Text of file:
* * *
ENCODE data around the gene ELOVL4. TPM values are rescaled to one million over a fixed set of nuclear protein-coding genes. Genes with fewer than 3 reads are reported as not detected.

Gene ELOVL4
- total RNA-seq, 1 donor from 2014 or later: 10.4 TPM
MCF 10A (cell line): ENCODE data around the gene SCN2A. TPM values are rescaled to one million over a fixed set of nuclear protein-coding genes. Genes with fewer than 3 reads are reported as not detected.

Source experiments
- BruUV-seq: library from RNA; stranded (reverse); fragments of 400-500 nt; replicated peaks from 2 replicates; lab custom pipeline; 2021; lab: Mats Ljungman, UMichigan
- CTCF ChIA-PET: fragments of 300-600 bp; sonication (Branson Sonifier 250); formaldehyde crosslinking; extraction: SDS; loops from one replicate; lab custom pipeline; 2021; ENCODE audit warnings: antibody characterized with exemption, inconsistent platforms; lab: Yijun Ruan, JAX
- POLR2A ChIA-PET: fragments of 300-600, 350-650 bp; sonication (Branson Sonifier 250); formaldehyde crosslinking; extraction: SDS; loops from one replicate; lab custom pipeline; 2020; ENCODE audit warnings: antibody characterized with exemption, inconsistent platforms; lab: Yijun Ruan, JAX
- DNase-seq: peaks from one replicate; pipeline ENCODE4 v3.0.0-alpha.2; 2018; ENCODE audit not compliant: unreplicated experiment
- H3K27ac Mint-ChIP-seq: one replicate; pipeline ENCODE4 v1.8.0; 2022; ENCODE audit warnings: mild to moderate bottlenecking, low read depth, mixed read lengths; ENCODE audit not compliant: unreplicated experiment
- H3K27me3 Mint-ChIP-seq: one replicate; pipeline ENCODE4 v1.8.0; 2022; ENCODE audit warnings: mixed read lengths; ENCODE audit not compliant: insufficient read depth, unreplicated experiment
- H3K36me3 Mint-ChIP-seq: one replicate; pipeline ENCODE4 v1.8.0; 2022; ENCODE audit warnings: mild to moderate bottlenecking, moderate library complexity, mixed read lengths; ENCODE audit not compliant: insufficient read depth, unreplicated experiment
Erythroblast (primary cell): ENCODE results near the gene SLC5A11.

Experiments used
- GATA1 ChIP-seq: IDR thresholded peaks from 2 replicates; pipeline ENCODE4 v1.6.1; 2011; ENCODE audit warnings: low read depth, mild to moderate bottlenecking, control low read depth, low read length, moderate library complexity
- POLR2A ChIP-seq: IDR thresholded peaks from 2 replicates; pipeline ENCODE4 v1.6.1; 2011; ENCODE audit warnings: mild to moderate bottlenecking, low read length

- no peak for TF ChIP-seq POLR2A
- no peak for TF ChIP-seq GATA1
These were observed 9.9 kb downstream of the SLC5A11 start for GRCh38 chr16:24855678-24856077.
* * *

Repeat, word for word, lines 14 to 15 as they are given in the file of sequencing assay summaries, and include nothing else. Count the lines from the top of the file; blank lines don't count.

Experiments used
- GATA1 ChIP-seq: IDR thresholded peaks from 2 replicates; pipeline ENCODE4 v1.6.1; 2011; ENCODE audit warnings: low read depth, mild to moderate bottlenecking, control low read depth, low read length, moderate library complexity